In an effort to bring our fans closer to the action on the court, the Warriors and MOCAP Analytics have teamed up to produce an ongoing analytical blog series, featuring insights and analyses not previously made available to the public.

Basketball, particularly playoff basketball, is won by reading and reacting. Adjustments can be made between -- even during -- games and possessions. The ability to dial up the right play, and when necessary, execute the audible, is often the deciding factor in a successful possession, and an extended postseason. The most efficient offensive teams share structure and spontaneity in every situation.

In this three-part series, we break down examples of Golden State's offense in 1) Transition 2) Halfcourt and 3) Late clock

Transition: It starts with Steph

With Stephen Curry’s handle, vision, and range, transition offense could seem as easy as giving him the ball in the backcourt and yelling "GO!" To the untrained eye, it might even look like that's what's happening, but it's never quite that simple.

In the play above, Curry (#30, spotlighted and circled) is the only player to touch the ball. He snags the rebound, advances the ball past halfcourt, dribbles off a pair of drag screens, and drains a pull-up three, and all in nine seconds. He makes it look easy. He does it all. Well, sort of.

As the ball is rebounded by Curry, the Warriors are already thinking "offense". Andre Iguodala and Klay Thompson turn to get out wide. Iguodala -- in a key moment -- reads that Thompson is already on the right side of the floor, so he gets out left and the two race to their lanes (shown on the court). Meanwhile, Lee and Bogut layer the attack by trailing the play, preparing for imminent action. Everybody is in sync, everybody is now in his lane.

The next three seconds are critical for the defenders. If they don't sprint back they'll be susceptible to an open court dunk by one of the wings, wide-open 3-pointer, or coast-to-coast drive by Curry. Curry, the constant surveyor, is mindful of everyone’s movements. Matt Barnes covers Thompson on the strong side wing while DeAndre Jordan (#6, spotlighted along with Curry) drops deep into the paint to protect the rim. Time for Curry to read and react.

As the Warriors sprint to their spots, they draw defenders and create space; the quicker they get there, the more space they create. Curry sees that the rim is protected, the wings are covered, and his trailing bigs are ready to do work for him. By this time, just five seconds into the possession, he is already in scoring position. Thompson spots up in the right corner, Iguodala in the left. Lee makes a beeline for Curry's man as Bogut staggers a similar, but delayed, action.

Double drag screen alert.

With DeAndre Jordan sagging so deep into the paint, Curry knows there’s a good chance he’ll find some space to pull-up after he comes off the double. Lee sets a solid screen on Chris Paul, Blake Griffin tries to help but gets cleaned up by a second screen from Bogut. As the dominos fall, Steph finds himself at the three-point line with 8 feet of air space. As Lebron James aptly pointed out after the Warriors visited Miami, "the light that [Curry] has—it’s more than green, it’s like fluorescent". We all know what’s coming.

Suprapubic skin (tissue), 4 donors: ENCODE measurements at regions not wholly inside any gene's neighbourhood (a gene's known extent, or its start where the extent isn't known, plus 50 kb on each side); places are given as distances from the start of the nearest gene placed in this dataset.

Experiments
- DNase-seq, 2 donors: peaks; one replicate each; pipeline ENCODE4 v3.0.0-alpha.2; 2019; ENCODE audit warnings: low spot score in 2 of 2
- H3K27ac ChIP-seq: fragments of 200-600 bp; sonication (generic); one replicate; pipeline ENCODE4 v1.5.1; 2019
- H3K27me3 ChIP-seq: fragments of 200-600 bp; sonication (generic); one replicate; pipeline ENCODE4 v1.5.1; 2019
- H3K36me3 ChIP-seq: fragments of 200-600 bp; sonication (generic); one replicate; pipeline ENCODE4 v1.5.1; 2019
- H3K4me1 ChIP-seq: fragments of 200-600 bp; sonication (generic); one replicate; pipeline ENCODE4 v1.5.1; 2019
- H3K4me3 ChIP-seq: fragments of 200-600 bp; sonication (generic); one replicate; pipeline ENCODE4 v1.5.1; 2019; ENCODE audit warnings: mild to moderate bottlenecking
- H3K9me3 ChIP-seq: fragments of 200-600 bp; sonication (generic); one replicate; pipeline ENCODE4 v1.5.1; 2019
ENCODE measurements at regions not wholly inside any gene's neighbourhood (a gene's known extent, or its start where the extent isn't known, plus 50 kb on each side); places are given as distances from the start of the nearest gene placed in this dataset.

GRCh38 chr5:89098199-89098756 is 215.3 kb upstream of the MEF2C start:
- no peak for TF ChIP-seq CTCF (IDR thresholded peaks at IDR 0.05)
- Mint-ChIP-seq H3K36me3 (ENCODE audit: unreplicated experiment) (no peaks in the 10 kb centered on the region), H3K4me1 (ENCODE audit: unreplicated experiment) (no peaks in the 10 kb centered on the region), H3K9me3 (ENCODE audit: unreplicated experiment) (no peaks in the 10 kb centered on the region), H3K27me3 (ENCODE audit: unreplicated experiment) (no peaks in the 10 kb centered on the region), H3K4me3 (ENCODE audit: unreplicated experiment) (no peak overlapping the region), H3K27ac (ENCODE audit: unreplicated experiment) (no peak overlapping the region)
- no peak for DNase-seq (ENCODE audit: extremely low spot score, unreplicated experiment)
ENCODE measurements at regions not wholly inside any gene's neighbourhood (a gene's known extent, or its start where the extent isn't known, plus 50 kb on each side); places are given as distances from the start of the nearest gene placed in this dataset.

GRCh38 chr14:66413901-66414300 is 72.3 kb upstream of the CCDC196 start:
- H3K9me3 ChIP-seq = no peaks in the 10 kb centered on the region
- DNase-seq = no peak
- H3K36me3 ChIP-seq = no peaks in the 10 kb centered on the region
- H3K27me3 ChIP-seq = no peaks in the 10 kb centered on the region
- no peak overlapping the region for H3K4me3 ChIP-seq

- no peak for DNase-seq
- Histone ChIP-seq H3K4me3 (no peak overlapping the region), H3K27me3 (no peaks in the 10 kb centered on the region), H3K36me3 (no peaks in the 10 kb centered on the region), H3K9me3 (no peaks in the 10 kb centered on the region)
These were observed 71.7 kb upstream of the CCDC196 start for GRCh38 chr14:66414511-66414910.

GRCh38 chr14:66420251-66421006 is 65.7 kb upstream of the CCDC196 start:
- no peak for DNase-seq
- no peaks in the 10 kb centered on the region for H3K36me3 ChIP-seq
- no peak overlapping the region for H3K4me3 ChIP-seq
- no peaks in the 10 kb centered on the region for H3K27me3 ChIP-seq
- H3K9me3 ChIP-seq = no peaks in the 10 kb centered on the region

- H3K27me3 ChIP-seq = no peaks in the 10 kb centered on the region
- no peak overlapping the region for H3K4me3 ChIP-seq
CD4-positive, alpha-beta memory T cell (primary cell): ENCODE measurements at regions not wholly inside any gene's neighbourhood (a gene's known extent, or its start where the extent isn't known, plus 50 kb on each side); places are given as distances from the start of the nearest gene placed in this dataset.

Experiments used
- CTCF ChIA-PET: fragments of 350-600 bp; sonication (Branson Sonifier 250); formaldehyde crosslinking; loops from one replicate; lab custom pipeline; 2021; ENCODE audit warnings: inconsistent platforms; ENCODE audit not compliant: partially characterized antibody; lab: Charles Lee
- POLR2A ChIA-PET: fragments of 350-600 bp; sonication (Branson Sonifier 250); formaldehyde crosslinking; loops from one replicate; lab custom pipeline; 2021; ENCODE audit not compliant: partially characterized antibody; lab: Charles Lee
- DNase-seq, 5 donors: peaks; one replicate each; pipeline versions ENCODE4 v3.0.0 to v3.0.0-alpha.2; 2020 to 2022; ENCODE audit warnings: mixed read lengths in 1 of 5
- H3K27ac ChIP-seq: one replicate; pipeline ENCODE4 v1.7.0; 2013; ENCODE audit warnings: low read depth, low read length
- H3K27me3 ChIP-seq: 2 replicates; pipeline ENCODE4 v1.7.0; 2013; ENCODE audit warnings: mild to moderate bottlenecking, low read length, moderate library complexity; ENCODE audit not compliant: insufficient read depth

Wide-open, pull-up three.

The Warriors got what they wanted: a terrific shot attempt with little wasted effort and great floor balance. As the shot falls, Bogut, who never needed to step inside the three-point line on offense, is the first man back and ready to anchor the defense. Thompson and Iguodala sprint back from the corners. Defense to offense.

The Warriors ran down the court with speed, purpose and coordination. The defense was forced to defend multiple options, and pitted Curry's quick read against Jordan's positioning. After such a great look, the Clippers could adjust to take away the pull-up 3 off the double drag, but that’d just open up another option.

Transition: Read & React

Great offensive teams like to run off opponents’ makes and misses. As demonstrated in this example, transition offense can be deadly immediately following the opponents’ score. As soon as GSW grabs the ball out of the net, the offense clicks into “go” mode while the defense trots back.

This time DeAndre Jordan (spotlighted) doesn’t sag so deep in the key, and instead gets high in anticipation of the Bogut screen. Lee (#10) and Bogut (#12), who again ran their lanes with precision, give Curry (spotlighted again) options off the double drag.
Notice that Curry dribbles on the left foul line extended. Iguodala's cut through the paint, right to left, provides three imperative ingredients: 1) floor balance 2) space for Thompson (#11, who remains right wing) and 3) a defender remains occupied by Iguodala’s action.

As Thompson is a major scoring threat, Jared Dudley (#9) commits to protecting against the corner-three option, leaving the key unprotected. Curry sees the space deserted by Jordan’s rise to the arc as a lane to the basket. As he comes off the first screen, Curry turns the corner to attack Griffin (#32), an unfair match 23-feet out, and Steph drives to the rim and finishes what he started. Bogut, who never got within 20 feet of the rim, and didn’t exert much energy, is the first man back.

Another easy bucket allows for another easy transition to defense.

Part 2 | Part 3

Feel free to let us know what else you’d like to see in the comments below, and stay tuned for more exclusive data-driven content very soon. For all MOCAP-related blogs, click here. You can also follow MOCAP Analytics on Twitter @mocapanalytics.


The opinions expressed in this article are those of the writer and do not necessarily reflect the views of the Golden State Warriors.